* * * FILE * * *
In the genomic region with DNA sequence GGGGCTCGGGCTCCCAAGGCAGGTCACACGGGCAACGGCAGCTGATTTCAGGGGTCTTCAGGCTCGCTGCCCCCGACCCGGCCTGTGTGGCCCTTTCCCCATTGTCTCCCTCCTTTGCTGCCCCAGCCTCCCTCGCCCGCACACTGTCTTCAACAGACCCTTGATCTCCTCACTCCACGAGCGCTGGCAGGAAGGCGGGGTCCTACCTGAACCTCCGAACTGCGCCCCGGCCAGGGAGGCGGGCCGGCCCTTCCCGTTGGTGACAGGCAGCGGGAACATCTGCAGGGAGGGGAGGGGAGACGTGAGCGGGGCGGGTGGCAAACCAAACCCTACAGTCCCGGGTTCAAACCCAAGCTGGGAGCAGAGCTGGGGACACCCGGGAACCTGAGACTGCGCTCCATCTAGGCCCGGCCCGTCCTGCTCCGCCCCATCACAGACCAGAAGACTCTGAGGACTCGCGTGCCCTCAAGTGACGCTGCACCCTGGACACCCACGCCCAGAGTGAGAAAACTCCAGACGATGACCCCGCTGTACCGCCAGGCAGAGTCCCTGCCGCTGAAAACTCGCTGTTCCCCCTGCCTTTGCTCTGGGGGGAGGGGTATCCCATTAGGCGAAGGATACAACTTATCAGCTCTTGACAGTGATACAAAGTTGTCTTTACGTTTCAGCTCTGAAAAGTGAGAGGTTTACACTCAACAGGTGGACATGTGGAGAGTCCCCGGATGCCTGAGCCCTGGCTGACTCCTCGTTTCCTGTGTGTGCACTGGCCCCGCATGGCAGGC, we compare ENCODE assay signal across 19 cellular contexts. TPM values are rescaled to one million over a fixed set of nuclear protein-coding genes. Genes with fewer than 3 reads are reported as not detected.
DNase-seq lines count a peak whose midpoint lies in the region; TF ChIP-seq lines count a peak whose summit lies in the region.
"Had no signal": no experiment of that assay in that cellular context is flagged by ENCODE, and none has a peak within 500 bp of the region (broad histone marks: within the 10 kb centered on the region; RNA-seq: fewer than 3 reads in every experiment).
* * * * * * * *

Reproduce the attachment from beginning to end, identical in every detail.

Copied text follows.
In the genomic region with DNA sequence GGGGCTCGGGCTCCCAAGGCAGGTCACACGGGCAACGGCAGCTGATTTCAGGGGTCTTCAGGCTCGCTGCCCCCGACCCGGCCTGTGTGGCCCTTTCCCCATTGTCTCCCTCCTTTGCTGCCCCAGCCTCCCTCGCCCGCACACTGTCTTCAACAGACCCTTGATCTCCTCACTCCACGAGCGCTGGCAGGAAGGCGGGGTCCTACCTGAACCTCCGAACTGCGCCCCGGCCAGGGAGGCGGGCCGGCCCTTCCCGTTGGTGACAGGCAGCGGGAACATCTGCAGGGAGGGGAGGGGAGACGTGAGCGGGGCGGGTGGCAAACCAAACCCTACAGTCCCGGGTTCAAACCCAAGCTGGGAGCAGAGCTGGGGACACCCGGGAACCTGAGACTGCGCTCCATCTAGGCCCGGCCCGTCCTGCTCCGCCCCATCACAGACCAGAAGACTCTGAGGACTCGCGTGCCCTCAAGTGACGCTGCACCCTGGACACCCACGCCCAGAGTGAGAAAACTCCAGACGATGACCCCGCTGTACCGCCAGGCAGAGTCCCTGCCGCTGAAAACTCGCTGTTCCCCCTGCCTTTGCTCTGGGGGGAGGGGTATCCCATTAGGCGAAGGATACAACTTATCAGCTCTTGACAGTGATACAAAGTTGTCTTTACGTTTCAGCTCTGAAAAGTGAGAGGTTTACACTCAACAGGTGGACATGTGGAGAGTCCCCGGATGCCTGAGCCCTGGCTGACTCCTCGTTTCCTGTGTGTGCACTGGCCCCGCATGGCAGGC, we compare ENCODE assay signal across 19 cellular contexts. TPM values are rescaled to one million over a fixed set of nuclear protein-coding genes. Genes with fewer than 3 reads are reported as not detected.
DNase-seq lines count a peak whose midpoint lies in the region; TF ChIP-seq lines count a peak whose summit lies in the region.
"Had no signal": no experiment of that assay in that cellular context is flagged by ENCODE, and none has a peak within 500 bp of the region (broad histone marks: within the 10 kb centered on the region; RNA-seq: fewer than 3 reads in every experiment).